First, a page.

fbpx

The next generation of women in nuclear

by | Jan 25, 2019 | Community Research

Did you know that young girls who have a mentor are 35 percent more likely to see college as a possibility?

Twenty TVA volunteers began a pilot program with Girls Inc. in January to mentor elementary age girls in the Bookworm Club, a Girls Inc. after-school program.

The Bookworm Club is a proven, successful after-school literacy program for first-, second- and third-graders that focuses on the five building blocks of literacy. Girls in Bookworm Club explore their world through literacy activities, including read alouds, storytelling, games, public speaking, reading, writing, theatre and creative arts.

“Before I sit with each girl, I always ask how her day went at school and if she learned anything new as an ice breaker,” said volunteer Shika Payne. “Seeing their faces as they talk about the day is amazing, not to mention it makes them feel more comfortable as they begin to read. I appreciate the opportunity Girls Inc. has provided to TVA in assisting in the Bookworm Program and hope that it continues to grow.”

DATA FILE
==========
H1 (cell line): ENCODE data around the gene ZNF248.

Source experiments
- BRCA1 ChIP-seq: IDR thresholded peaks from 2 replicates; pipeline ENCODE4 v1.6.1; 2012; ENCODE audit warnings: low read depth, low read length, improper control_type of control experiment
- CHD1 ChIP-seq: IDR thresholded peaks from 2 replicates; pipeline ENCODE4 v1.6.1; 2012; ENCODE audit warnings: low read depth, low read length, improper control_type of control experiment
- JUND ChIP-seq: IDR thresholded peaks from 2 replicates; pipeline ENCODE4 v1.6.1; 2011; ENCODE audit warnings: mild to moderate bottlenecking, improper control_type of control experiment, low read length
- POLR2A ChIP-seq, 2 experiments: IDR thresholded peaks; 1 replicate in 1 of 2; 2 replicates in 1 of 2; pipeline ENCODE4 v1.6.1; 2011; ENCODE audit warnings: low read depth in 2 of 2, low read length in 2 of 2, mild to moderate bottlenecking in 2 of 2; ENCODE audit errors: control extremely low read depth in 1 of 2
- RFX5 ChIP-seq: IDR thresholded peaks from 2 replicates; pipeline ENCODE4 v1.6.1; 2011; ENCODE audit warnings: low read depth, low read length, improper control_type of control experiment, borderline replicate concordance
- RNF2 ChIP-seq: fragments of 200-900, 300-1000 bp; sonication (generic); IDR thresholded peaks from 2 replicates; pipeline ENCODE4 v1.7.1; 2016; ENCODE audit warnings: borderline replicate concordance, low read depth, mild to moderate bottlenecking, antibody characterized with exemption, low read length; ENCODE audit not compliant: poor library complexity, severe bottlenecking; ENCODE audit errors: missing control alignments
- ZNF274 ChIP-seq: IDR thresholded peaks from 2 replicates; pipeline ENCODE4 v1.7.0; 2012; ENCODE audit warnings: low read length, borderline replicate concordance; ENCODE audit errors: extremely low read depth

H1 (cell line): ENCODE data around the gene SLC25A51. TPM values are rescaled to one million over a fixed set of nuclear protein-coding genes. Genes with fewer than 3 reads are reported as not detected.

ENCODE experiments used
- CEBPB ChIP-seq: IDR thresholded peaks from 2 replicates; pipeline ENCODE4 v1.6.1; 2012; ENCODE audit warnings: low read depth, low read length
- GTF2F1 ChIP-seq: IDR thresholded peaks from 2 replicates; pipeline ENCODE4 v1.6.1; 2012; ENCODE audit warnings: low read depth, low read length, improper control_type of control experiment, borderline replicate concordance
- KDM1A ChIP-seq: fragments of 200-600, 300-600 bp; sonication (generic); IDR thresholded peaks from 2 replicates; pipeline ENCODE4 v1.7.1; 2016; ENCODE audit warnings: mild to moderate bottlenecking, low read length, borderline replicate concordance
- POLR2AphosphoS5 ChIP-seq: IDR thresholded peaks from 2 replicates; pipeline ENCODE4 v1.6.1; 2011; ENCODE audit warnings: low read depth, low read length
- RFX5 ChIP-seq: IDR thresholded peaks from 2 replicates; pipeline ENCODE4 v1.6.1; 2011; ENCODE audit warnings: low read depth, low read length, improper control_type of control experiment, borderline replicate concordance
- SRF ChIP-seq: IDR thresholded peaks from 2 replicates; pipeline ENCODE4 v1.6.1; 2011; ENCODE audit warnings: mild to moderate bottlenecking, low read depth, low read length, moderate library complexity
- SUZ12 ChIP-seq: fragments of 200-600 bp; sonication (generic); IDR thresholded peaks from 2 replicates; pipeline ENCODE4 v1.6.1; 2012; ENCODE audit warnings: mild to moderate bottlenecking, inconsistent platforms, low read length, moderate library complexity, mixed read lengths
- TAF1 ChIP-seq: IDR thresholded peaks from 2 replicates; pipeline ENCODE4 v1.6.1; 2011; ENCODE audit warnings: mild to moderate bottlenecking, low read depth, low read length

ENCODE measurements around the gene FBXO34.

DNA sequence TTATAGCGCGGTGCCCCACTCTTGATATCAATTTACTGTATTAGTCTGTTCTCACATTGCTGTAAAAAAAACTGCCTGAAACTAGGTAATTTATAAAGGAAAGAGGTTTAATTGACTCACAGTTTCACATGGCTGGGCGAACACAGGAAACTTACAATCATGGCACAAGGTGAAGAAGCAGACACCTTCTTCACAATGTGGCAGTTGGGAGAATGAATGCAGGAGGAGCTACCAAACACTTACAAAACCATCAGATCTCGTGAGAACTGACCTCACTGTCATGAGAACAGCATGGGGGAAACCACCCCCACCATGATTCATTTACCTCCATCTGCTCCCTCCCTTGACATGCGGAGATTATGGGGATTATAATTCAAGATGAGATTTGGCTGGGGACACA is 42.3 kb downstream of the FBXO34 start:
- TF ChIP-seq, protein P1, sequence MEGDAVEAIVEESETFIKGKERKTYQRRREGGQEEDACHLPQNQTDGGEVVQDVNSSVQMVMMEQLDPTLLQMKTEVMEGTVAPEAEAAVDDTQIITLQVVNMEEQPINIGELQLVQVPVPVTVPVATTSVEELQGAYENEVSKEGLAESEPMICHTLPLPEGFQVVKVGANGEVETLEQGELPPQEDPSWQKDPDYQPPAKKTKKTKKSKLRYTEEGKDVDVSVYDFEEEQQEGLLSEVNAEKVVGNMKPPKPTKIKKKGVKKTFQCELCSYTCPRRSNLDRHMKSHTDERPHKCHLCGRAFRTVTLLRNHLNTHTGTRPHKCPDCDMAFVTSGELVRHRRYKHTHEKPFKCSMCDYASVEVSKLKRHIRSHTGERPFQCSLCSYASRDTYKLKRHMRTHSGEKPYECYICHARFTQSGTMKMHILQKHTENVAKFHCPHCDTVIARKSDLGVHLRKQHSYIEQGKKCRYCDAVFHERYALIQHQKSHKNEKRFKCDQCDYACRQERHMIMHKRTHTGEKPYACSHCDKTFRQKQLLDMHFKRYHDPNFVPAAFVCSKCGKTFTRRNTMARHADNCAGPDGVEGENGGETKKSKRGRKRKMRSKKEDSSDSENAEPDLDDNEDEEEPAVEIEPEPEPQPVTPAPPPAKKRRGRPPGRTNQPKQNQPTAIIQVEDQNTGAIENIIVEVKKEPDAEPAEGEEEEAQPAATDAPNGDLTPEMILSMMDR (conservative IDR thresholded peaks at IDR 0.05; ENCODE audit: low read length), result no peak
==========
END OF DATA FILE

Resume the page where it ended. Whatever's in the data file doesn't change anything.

Summer Elliott is manager of Volunteer Services and Resources for Girls Inc. of Chattanooga.

“Each year, Girls Inc. works with more than 100 volunteers that give of their time, energy and experience to help enrich the organization and our educational programs,”she said. “Volunteers make a huge difference by strengthening after-school programs, in-school programs and day camps, helping with special events, and supporting administrative needs.”

When large organizations like TVA rally around a cause, the community sees big impact. That’s why Smita Donthamsetty, on-site program manager at the Chattanooga Mentoring Collective, believes this is a great model that can be scaled to other companies and partner agencies.

“We sit at a unique intersection between the business and non-profit sectors,” Smita said. “Because of this, we’re able to facilitate partnerships like this and make sure children in Hamilton County have a caring adult they can rely on for support.”